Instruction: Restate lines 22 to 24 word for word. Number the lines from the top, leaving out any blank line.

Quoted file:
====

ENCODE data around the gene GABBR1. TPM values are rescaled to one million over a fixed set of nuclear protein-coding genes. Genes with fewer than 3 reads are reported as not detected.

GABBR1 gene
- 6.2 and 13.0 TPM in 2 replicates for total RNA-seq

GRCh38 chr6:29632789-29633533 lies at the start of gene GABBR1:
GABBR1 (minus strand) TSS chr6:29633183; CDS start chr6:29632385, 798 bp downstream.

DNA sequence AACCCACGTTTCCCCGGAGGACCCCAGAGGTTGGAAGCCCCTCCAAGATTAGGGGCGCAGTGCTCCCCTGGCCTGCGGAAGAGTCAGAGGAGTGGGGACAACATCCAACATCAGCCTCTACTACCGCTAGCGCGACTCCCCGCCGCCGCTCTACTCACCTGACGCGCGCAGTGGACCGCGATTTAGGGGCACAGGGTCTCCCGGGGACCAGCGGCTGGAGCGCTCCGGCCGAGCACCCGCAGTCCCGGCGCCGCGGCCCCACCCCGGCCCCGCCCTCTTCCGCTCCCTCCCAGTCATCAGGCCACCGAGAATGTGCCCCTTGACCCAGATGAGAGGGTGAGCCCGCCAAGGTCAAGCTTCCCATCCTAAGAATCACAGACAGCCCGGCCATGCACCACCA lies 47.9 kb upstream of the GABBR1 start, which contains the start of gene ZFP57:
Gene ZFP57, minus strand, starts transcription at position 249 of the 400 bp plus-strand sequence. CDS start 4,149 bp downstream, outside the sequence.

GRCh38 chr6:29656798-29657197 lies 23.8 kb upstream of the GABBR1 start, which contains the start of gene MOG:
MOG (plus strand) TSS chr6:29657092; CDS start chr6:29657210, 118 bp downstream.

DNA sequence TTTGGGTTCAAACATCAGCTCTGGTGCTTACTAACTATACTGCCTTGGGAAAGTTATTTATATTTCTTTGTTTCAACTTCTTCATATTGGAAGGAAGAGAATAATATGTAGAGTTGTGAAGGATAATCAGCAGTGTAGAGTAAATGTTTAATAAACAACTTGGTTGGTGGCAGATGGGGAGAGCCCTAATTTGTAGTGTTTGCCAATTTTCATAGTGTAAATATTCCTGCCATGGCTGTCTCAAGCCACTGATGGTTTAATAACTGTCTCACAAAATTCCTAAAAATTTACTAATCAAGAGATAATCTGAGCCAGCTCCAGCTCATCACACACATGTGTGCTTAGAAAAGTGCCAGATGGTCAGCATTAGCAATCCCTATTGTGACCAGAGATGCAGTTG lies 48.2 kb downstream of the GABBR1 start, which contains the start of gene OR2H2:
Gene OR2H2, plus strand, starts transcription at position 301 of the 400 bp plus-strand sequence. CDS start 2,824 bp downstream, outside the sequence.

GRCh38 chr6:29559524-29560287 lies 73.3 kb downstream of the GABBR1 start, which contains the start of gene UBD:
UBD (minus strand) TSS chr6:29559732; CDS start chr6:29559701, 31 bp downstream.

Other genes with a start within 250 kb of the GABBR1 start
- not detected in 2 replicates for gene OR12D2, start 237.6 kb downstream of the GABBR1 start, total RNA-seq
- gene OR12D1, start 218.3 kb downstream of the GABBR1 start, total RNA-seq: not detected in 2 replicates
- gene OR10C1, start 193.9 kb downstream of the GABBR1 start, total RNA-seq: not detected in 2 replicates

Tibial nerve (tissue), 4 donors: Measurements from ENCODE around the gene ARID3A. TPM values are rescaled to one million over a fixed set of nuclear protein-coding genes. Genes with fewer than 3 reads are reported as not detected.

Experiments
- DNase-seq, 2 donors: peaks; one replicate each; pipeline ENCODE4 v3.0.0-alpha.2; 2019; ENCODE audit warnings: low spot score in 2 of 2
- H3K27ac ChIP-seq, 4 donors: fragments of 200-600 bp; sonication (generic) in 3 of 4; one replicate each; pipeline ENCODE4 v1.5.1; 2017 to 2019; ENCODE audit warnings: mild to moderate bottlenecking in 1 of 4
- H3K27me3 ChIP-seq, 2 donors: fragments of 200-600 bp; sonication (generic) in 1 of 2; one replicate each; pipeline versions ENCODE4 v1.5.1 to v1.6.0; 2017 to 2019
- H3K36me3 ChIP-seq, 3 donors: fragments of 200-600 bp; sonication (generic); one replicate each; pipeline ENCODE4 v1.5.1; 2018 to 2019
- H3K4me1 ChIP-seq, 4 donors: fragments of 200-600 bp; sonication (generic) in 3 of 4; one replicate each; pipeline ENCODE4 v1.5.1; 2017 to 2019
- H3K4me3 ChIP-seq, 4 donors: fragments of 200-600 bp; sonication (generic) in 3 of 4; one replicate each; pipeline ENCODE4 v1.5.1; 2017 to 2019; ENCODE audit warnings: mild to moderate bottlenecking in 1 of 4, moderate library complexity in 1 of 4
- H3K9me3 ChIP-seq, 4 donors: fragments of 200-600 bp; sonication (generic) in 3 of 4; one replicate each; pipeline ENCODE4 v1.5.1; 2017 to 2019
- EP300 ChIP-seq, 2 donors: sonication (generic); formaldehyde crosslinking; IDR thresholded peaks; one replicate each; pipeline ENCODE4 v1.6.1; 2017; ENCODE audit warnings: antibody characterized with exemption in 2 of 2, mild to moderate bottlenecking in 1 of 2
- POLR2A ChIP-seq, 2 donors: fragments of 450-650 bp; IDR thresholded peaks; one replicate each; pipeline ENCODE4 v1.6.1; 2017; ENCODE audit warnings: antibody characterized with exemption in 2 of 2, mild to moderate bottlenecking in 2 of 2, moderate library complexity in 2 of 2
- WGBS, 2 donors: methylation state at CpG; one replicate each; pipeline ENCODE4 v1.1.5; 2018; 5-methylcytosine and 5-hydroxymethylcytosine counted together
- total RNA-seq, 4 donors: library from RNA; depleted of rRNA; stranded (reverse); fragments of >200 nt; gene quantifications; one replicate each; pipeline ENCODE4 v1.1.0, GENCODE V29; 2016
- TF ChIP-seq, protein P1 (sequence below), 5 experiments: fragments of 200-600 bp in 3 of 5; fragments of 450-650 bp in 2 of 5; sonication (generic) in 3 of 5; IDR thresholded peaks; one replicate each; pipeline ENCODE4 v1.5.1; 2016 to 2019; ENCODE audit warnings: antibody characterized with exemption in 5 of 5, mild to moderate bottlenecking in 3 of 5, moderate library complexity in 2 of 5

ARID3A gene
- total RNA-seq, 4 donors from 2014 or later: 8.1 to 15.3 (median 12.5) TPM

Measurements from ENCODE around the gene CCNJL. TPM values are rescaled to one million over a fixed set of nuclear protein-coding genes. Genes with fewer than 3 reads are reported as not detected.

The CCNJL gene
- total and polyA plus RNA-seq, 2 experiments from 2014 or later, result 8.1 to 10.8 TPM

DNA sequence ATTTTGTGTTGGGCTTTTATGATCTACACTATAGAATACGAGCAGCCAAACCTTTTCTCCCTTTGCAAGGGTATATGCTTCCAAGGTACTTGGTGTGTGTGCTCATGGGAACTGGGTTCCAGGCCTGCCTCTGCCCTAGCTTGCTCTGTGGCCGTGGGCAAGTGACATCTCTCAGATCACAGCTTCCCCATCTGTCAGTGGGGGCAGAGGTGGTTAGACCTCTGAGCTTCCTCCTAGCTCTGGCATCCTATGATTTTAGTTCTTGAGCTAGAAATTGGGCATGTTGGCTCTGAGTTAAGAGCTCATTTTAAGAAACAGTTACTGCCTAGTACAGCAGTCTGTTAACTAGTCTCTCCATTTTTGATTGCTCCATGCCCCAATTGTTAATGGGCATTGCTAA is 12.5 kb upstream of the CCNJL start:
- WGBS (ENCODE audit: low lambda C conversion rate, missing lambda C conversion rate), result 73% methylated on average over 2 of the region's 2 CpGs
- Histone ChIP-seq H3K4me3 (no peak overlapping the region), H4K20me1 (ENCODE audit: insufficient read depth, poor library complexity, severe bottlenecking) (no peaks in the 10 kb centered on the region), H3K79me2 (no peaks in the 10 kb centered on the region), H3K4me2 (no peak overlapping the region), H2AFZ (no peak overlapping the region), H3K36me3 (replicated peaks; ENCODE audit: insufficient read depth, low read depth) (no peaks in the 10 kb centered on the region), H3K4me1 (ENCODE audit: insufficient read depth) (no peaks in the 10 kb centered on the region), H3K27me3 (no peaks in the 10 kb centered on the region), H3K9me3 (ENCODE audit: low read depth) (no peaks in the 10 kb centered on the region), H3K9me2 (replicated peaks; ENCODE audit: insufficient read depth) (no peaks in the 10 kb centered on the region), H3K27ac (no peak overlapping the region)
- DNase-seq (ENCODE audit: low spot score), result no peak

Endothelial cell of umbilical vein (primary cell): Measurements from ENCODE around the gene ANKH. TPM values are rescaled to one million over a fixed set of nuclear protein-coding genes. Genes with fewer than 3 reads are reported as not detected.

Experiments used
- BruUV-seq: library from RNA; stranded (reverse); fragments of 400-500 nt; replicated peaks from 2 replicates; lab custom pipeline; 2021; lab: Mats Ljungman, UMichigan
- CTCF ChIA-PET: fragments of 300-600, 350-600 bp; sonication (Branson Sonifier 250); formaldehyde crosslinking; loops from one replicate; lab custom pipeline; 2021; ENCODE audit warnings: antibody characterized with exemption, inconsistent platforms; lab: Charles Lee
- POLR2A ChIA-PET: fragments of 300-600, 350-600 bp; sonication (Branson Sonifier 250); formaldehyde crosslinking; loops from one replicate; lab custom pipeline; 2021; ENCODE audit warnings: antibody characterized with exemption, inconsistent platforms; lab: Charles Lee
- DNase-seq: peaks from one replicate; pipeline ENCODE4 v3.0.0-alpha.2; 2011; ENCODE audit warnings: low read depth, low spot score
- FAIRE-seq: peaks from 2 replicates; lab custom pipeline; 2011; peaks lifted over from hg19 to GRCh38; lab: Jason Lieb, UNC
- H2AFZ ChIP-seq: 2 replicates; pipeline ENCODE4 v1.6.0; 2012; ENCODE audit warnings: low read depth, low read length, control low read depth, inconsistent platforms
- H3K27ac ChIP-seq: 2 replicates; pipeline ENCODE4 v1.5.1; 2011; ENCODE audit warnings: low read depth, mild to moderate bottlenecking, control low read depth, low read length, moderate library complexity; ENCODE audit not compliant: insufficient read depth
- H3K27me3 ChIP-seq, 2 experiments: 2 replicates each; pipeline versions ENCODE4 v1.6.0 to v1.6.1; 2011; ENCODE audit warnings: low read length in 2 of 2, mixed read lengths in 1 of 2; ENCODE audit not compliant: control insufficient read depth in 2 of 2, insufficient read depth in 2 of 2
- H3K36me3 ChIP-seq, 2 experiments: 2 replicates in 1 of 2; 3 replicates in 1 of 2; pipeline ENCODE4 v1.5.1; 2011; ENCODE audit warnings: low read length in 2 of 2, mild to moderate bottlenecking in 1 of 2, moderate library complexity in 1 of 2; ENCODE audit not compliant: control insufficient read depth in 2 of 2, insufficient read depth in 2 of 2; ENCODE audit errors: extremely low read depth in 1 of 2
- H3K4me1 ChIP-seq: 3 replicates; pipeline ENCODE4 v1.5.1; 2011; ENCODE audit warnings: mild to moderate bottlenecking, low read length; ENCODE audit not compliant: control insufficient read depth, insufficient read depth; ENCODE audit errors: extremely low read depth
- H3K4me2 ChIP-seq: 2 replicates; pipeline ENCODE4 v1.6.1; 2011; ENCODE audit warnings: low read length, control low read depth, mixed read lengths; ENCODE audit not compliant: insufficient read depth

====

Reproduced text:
- H3K27me3 ChIP-seq, 2 donors: fragments of 200-600 bp; sonication (generic) in 1 of 2; one replicate each; pipeline versions ENCODE4 v1.5.1 to v1.6.0; 2017 to 2019
- H3K36me3 ChIP-seq, 3 donors: fragments of 200-600 bp; sonication (generic); one replicate each; pipeline ENCODE4 v1.5.1; 2018 to 2019
- H3K4me1 ChIP-seq, 4 donors: fragments of 200-600 bp; sonication (generic) in 3 of 4; one replicate each; pipeline ENCODE4 v1.5.1; 2017 to 2019